Management of Chronic Kidney Failure in Transition to Endemic


The Government is increasingly confident in responding to the downward trend in daily Covid-19 cases. Since February 4, 2022, the government has decided to open Bali to foreign tourist arrivals with quarantine procedures. Starting March 7, foreign tourists may enter Bali without quarantine. That is the policy to encourage Bali's tourism economy with the belief that the situation is getting better. Indeed, the curve is getting sloping even though it has not yet reached the safe level nationally. On March 14, 2022, daily cases only increased by 14,900, already a far decrease from the peak of the third wave on February 16 which reached 64,718 people.

This reduction was achieved due to a combination of things, such as health protocols, restrictions on social mobility, and, of course, the achievement of mass vaccination. The first dose of vaccination has reached 193,014,314 people (92.68% of the total target). The second dose of the vaccine has reached 150,280,634 people (72.16%) so that it is close to the state of herd immunity, as the epidemiologists say. However, immunity to the attack of new mutations of the omicron variant requires a third dose as a booster, which has only reached 14,013,132 people (6.73% of the total target).

Because all parties are focusing on dealing with Covid-19 pandemic, there is an important agenda that seems to get less attention, that is the handling and prevention of chronic kidney failure. We have just celebrated World Kidney Day (WKD), which in this year falls on March 10, which reminds us that we still have a responsibility to pay more attention to survivors of chronic kidney disease, especially since the Covid-19 pandemic is not over yet. This year's WKD 2022 theme is "Kidney Health for All", reminding us that there is still a knowledge gap in improving kidney health at the community level and at the same time still facing a pandemic.

In fact, people who have comorbidities are more at risk of dying from Covid-19. The National Disaster Management Agency (Badan Nasional Penanggulangan Bencana/BNPB) noted that patients with chronic kidney disease had the greatest risk of dying from Covid-19, which was 13.7 times compared to those without comorbidities. The comorbidities with the next highest risk were heart disease (9 times) and diabetes (8.3 times). Then, hypertensive and autoimmune patients have a 6-fold risk of death (BNPB, 8/5/2021).

Chronic kidney failure is ranked fourth among the eight catastrophic diseases (diseases that require high treatment costs and have life-threatening complications). Chronic kidney failure is also in the fourth place that sucks up the largest financing by BPJS. The order is heart disease, cancer, stroke, chronic kidney failure, thalassemia, hemophilia, leukemia, and cirrhosis.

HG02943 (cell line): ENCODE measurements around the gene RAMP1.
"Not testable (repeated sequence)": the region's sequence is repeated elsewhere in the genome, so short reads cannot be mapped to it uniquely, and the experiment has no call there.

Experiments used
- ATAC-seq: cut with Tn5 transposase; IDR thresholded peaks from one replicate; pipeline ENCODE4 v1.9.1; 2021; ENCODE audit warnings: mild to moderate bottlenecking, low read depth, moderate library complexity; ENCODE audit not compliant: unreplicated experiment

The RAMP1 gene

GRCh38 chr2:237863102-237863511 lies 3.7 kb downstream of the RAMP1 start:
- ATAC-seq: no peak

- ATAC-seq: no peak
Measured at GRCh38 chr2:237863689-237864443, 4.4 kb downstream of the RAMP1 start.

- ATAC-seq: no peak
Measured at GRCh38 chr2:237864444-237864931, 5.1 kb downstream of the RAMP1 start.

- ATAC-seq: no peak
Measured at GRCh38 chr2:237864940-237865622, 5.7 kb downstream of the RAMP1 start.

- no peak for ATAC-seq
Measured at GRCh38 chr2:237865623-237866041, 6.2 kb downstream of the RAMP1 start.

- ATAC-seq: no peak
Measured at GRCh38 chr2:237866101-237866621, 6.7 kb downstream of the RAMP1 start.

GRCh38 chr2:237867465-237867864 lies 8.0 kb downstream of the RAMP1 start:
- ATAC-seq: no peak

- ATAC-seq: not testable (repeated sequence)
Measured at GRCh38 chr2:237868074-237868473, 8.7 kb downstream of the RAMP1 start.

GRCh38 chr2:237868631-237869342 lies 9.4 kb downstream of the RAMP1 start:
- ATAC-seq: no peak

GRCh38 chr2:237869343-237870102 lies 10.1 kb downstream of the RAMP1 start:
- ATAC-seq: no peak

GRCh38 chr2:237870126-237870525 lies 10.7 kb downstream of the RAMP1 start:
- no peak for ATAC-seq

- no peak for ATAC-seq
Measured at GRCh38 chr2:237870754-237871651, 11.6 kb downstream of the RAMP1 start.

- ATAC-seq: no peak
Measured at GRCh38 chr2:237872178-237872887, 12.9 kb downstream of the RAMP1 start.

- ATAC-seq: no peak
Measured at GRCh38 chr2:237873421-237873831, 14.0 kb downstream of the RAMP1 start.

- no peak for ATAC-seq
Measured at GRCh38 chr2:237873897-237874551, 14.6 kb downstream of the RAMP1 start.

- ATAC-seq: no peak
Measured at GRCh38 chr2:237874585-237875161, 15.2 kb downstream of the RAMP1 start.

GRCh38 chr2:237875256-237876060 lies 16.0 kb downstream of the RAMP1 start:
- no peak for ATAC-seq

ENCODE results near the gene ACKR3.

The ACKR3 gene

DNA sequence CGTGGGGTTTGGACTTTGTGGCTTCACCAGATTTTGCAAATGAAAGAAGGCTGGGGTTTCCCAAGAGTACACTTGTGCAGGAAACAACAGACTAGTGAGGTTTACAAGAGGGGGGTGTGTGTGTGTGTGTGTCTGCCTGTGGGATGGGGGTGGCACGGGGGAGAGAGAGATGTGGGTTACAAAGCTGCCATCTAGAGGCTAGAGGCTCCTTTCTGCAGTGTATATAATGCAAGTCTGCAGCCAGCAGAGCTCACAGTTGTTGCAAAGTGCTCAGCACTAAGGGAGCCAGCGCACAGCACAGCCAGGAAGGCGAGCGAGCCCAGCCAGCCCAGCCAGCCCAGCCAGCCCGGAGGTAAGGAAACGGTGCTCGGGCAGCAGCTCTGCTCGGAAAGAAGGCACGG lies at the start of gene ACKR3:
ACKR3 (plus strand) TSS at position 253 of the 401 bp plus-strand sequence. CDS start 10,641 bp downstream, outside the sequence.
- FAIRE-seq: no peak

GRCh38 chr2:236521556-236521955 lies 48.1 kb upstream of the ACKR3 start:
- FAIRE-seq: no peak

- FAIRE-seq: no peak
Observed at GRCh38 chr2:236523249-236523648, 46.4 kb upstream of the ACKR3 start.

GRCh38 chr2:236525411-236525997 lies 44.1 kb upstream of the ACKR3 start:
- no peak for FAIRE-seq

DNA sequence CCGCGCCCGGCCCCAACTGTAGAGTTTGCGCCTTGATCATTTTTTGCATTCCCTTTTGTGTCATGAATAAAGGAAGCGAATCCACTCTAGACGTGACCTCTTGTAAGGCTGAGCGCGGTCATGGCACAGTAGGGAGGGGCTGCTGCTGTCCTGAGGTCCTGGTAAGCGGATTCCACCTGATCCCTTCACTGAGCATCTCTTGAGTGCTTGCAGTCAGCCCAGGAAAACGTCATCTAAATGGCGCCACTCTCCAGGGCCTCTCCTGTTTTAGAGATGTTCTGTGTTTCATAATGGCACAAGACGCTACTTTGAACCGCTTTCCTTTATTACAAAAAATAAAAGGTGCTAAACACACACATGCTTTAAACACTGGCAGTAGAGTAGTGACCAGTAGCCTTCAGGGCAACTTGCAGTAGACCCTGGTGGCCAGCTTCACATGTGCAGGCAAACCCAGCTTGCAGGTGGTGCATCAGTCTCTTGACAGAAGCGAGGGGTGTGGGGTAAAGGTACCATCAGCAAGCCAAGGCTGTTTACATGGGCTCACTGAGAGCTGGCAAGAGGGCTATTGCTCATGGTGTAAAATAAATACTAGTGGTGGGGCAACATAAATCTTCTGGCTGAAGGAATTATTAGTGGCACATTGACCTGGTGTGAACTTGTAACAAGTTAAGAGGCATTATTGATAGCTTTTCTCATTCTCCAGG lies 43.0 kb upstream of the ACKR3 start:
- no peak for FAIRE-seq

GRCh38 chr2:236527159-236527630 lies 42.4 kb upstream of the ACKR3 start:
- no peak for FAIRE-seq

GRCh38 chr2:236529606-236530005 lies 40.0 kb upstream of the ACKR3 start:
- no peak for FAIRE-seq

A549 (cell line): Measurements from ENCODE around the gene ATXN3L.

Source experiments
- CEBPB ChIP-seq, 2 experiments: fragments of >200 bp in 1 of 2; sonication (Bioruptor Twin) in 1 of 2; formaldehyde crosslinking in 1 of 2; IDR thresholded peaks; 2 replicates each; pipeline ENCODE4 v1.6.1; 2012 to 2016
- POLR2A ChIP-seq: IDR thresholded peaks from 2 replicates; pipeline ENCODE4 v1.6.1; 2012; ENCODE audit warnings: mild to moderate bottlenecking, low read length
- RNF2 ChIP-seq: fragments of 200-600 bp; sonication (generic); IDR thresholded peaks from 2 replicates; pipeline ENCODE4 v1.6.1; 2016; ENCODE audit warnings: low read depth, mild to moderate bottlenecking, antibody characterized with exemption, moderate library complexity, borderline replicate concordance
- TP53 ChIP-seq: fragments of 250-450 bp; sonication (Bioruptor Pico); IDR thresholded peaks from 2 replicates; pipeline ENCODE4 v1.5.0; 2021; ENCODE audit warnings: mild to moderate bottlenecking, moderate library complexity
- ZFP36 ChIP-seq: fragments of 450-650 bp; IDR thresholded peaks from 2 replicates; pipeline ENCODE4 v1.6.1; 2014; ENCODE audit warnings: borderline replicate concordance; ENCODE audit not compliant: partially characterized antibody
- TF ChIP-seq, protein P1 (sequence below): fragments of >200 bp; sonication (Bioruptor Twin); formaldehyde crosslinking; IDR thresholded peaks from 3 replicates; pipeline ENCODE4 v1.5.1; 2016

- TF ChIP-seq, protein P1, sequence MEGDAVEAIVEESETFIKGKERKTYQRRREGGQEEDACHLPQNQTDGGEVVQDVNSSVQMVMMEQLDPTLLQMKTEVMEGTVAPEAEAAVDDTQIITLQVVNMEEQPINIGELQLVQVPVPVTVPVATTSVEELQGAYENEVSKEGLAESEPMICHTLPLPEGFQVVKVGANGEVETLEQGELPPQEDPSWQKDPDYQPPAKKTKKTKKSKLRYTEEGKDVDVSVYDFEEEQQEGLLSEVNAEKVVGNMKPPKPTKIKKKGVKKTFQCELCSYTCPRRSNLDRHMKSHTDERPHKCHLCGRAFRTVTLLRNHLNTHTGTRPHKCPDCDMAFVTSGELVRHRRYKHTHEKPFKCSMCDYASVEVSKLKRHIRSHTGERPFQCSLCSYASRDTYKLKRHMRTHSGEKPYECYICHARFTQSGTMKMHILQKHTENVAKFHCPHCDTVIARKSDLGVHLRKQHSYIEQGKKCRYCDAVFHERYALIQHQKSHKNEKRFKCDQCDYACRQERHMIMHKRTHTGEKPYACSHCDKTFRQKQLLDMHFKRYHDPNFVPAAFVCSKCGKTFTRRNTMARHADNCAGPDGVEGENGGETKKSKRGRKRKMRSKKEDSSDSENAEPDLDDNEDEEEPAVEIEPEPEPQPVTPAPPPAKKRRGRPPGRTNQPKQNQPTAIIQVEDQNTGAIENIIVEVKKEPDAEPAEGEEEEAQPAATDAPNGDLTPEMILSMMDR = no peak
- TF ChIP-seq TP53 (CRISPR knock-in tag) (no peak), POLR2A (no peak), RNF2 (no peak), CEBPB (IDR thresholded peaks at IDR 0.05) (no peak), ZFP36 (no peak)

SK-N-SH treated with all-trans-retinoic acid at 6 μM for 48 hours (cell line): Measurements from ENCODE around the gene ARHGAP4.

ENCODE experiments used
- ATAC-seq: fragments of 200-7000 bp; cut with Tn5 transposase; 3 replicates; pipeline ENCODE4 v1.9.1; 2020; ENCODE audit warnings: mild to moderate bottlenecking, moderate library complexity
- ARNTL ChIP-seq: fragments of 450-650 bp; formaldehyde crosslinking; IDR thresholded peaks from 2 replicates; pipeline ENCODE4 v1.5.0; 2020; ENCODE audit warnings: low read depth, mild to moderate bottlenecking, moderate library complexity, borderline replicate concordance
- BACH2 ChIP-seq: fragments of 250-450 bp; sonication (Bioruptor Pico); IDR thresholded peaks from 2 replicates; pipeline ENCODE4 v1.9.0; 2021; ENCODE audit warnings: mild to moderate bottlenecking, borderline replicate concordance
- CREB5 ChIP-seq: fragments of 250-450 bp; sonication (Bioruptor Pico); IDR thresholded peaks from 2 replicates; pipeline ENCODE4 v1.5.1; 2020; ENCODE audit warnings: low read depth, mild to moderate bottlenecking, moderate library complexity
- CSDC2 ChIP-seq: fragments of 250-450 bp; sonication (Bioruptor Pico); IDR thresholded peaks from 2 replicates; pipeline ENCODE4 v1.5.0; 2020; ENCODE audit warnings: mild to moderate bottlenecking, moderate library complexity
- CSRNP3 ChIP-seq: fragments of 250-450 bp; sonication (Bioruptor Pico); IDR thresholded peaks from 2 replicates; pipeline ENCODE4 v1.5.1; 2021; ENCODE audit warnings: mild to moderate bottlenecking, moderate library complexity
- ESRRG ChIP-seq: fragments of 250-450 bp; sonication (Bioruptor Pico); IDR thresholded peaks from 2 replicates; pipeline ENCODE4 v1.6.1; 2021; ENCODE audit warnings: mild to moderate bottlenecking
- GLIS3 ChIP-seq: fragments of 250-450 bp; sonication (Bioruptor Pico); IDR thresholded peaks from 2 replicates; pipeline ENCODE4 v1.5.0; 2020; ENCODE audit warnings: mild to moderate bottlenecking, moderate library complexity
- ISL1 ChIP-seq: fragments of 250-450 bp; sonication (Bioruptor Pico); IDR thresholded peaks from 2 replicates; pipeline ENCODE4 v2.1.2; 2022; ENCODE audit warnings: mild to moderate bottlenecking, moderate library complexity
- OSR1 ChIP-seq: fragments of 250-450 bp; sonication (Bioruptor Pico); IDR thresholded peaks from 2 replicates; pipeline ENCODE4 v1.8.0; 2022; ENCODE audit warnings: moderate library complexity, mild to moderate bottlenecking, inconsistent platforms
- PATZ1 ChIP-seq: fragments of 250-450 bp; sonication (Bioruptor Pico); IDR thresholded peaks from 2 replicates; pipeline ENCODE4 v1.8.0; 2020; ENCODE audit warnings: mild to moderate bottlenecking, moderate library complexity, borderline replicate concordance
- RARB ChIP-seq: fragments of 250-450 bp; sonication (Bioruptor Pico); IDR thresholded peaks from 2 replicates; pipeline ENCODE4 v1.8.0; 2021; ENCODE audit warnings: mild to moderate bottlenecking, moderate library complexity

Even though medical science and technology are advancing, the number of sufferers of chronic kidney failure continues to increase. In Indonesia, according to 2013 Basic Health Research (Riskesdas), the prevalence of chronic kidney disease (CKD) was only 0.2% of the total population and patients with kidney stones were 0.6%. However, in the 2018 Basic Health Research, the prevalence of CKD increased to 0.38%, a twofold increase. However, the Indonesian Nephrology Association (Pernefri) estimates that the actual number is higher than the calculation above. Research conducted by Pernefri in 2006 at several points in Java found that 12.5% or around 25-30 million of the population had decreased kidney function. This figure was much larger than the calculation of Riskesdas. However, since Covid-19 pandemic, basic health research has not been carried out again, so the latest developments in 2020-2021 are not yet known.

Because it belongs to the category of catastrophic diseases, patients with chronic kidney failure have a heavy burden when facing the Covid-19 pandemic, both from the risk of death and from the high cost of treatment. The disease itself is severe, the cost of treatment is also large. Routine dialysis (for those who choose this therapy) is certainly burdensome for the patient, in addition to reducing the flexibility of physical activity. Therefore, more careful management is needed for chronic kidney failure patients, not only when facing the Covid-19 pandemic, but also in the future for post-pandemic treatment. During a pandemic, of course the management will focus on curative or treatment. However, when the pandemic subsides, the management of chronic kidney disease must focus more on preventive policies, both for primary and secondary prevention.

 

Understanding chronic kidney failure

Chronic kidney disease can be caused by diabetes or other than diabetes. CKD caused by diabetes, commonly known as diabetic nephropathy, is a collection of symptoms of a disease generally characterized by decreased kidney function in patients with type 1 and type 2 diabetes mellitus. Glomerular filtration (one of the most important components in the kidney that functions to filter blood), and changes in the structure of kidney tissue.

In the early phase, diabetic nephropathy is often asymptomatic, and is usually characterized by an increase in kidney function (hyperfiltration). However, in advanced phase, clinical symptoms may be encountered such as increased blood pressure (high blood pressure), excessive protein content in the urine, swelling of body parts such as the legs, arms, hands and eyes, frequent urination, confusion or difficulty concentrating, shortness of breath, loss of appetite, nausea, vomiting, itching, and fatigue for no apparent reason. These conditions are actually the advanced stage of chronic kidney failure.

The number of people with diabetes mellitus continues to increase globally, from around 425 million people in 2017, it is expected to increase to 629 million people later in 2045. Since diabetes mellitus causes CKD, the increase in the number of people with diabetes will also increase the number of people with CKD. A study in the United States in 2009-2014 reported that the percentage of people with diabetes who had chronic kidney disease was 5 times higher than the population of people without diabetes (Zelnick et al, CJASN, 2017). In Southeast Asia, in 2017, the number of deaths from diabetic nephropathy was recorded to be approximately 2.5 times higher than in 1990 (Thomas, Current Diabetes Reports, 2019). The magnitude of the incidence and mortality due to diabetic nephropathy is what we should all pay attention to.